A Systematic Approach for Structuring Exception Handling in Robust Component-Based Software

This article addresses the systematic incorporation of exception handling into component-based systems. By "component-based", one can infer "object-oriented" since the use of libraries of classes, such ast STL and JCL, can be seen as the use of components, building blocks, while constructing large-scale software systems. Read this article in its entirety to get a sense of how to put exception handling to good use.

3. Background

3.1 Exception Handling

The complexity introduced by fault tolerance in software systems motivated the development of a well-known style of system structuring known as  idealised fault-tolerant component (IFTC). An idealised fault-tolerant component is a piece of software (a class, module, component, or a whole system) where the parts responsible for normal and exceptional activities are separated and well defined. Figure 1 presents the structure and flow of control of the IFTC. Upon receipt of a service request, an IFTC produces three types of responses: normal responses in case the request is successfully processed, interface exceptions in case the request is not valid, and failure exceptions, which are produced when a valid request is received but cannot be successfully processed.

Idealised fault-tolerant component


Exception handling is a very popular technique for incorporating fault tolerance into software systems. It allows developers to structure the redundant code that is added to deal with the exceptional conditions that may occur, separating it from the code responsible for the normal operating flow. An exceptional condition is signalled by means of an exception that is raised by the normal code. When this occurs, the underlying EHS interrupts the normal flow and transfers the control to an appropriate exception handler, which can deal with the exceptional conditions associated with the type of the exception raised. Handling contexts are regions of the code in which exceptions of the same type are treated in the same way.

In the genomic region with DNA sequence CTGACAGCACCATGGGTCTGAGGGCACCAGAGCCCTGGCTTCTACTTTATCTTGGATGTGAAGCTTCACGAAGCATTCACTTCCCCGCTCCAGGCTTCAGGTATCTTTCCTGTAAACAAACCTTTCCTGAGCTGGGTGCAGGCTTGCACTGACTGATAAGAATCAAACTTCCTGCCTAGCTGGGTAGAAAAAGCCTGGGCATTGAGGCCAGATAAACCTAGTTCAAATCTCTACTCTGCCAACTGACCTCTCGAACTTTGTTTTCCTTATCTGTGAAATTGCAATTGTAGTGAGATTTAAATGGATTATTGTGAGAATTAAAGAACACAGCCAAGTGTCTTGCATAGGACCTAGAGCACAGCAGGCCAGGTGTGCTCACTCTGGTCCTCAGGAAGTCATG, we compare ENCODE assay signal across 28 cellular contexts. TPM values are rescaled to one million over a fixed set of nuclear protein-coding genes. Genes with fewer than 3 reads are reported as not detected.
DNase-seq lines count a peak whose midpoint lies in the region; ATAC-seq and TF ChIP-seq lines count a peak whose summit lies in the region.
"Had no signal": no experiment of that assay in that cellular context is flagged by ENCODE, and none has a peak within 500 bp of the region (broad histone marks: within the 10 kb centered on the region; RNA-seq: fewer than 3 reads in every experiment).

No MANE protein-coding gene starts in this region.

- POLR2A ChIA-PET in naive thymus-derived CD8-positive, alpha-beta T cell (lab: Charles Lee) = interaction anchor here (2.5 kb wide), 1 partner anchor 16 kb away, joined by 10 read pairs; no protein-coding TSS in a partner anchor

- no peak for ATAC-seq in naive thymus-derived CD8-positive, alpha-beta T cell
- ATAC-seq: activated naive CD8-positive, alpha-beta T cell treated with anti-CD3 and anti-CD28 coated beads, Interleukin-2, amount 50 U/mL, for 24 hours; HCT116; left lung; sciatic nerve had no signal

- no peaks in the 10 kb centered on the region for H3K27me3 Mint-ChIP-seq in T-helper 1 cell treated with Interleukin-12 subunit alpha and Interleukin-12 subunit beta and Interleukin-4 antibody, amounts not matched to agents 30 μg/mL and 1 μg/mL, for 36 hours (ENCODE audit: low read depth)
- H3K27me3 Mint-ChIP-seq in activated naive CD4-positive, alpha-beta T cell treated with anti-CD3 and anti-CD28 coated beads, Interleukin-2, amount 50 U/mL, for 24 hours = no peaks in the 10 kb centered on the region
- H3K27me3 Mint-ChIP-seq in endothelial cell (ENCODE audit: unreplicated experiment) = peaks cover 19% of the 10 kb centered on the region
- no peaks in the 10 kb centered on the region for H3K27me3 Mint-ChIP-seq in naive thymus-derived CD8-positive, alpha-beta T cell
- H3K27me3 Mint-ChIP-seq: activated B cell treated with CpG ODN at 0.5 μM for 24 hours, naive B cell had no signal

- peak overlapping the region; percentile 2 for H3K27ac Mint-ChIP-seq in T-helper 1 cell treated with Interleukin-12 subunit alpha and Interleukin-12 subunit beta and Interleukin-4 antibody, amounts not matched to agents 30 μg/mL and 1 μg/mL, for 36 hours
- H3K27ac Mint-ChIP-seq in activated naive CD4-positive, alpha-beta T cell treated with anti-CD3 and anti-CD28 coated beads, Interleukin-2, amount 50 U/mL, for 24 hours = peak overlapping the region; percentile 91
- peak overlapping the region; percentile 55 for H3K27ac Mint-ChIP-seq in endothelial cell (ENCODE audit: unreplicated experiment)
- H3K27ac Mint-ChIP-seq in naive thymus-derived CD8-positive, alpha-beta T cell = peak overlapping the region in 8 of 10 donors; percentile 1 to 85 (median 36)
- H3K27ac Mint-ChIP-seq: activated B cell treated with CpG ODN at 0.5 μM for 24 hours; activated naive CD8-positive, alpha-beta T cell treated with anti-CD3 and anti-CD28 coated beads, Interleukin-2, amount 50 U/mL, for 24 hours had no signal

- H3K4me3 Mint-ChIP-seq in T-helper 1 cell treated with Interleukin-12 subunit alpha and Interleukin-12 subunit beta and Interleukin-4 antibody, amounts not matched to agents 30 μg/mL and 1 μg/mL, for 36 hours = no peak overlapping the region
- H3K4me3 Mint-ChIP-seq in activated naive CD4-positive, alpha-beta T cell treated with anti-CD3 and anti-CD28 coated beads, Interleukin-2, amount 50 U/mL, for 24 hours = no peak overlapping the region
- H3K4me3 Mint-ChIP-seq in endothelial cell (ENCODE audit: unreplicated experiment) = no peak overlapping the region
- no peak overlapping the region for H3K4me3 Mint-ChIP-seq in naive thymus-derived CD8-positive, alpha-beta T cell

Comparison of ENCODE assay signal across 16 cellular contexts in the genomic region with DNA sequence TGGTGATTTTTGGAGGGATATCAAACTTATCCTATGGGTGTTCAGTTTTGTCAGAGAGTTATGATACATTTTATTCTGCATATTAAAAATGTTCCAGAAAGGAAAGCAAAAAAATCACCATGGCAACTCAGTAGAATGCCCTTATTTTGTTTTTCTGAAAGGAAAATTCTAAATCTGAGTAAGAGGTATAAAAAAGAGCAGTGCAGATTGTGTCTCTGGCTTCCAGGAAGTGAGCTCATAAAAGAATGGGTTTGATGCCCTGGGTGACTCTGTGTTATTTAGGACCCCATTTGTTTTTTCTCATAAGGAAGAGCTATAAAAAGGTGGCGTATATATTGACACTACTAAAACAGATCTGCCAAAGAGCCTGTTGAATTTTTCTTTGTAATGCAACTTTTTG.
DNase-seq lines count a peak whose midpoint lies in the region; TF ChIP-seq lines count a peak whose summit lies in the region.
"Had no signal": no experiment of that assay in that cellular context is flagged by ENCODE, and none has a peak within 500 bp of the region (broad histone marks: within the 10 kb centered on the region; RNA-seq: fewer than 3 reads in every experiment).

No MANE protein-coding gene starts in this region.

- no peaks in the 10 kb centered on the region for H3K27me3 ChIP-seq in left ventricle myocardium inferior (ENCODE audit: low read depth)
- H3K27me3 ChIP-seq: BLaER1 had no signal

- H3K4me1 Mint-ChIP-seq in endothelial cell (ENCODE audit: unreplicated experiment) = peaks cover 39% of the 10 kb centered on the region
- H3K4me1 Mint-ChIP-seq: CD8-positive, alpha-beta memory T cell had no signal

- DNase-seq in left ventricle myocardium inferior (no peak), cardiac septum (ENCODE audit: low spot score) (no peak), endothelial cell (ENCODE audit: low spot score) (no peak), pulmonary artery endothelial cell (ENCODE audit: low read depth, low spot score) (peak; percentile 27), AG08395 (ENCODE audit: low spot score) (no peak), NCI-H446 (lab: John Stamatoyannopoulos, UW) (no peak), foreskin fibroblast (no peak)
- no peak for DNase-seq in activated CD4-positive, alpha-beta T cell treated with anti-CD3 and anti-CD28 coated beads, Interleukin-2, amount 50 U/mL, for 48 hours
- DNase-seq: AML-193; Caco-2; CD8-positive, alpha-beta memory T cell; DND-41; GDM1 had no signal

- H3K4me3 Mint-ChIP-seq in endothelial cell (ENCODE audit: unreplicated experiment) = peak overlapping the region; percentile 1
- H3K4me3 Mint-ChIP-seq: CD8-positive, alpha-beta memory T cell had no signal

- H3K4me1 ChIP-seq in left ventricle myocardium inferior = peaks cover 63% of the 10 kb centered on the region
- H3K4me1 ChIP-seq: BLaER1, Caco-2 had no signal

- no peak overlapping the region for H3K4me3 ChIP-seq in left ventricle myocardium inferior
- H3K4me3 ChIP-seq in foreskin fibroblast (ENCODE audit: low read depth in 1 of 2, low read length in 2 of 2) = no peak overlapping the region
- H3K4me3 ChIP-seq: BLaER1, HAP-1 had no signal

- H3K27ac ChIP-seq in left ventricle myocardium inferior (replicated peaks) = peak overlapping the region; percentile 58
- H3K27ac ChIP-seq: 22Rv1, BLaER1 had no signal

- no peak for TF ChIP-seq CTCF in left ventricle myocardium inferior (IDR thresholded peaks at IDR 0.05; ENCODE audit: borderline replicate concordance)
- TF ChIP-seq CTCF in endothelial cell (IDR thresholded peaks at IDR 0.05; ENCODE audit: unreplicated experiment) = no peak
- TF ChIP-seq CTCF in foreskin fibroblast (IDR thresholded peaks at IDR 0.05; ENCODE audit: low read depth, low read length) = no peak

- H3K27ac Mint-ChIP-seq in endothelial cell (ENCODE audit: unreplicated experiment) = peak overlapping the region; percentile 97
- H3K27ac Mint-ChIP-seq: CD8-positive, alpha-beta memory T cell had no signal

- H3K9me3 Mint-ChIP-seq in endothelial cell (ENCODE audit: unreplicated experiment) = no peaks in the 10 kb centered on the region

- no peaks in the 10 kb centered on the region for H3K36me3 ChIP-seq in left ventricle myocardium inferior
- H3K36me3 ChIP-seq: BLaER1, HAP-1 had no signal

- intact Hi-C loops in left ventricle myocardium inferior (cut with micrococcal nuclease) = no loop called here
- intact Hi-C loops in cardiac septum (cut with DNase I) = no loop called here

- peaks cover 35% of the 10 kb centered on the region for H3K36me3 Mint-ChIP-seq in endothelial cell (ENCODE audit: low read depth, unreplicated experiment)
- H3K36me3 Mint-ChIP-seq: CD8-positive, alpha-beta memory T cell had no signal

Flaviu Cristian presents a synthesis of the termination exception-handling paradigm for sequential programs. The exception handling systems of C++, Java, and C# adhere to this model of exception handling. The Design by Contract approach provides a different view of exception handling, which is supported by the Eiffel language.

The main focus of Cristian's approach is robustness, which is a means to achieve fault tolerance. A robust program should be prepared to handle all possible inputs, in conformance to a specification. A program may terminate normally, at its standard exit point, or exceptionally, at one of its exceptional exit points. In the second case, an exception should be signalled. A program specification defines the standard exit point and zero or more declared exceptional exit points. A declared exceptional exit point corresponds to an abnormal condition that is anticipated by the designers. There may also be undeclared exceptional exit points, which result from unanticipated abnormal conditions (or design faults). An undeclared exceptional exit point is signalled by an undeclared exception.

The main goal of the Design by Contract approach is correctness, that is, it focuses on avoiding faults, not tolerating them. A routine should not be prepared to handle all possible inputs, but only those specified by the precondition of its contract. A routine has a single contract that specifies a single exit point. This exit point is taken whenever the routine succeeds to fulfil its contract. Exceptions are only used to signal design faults, which are detected by means of executable assertions that describe the contracts.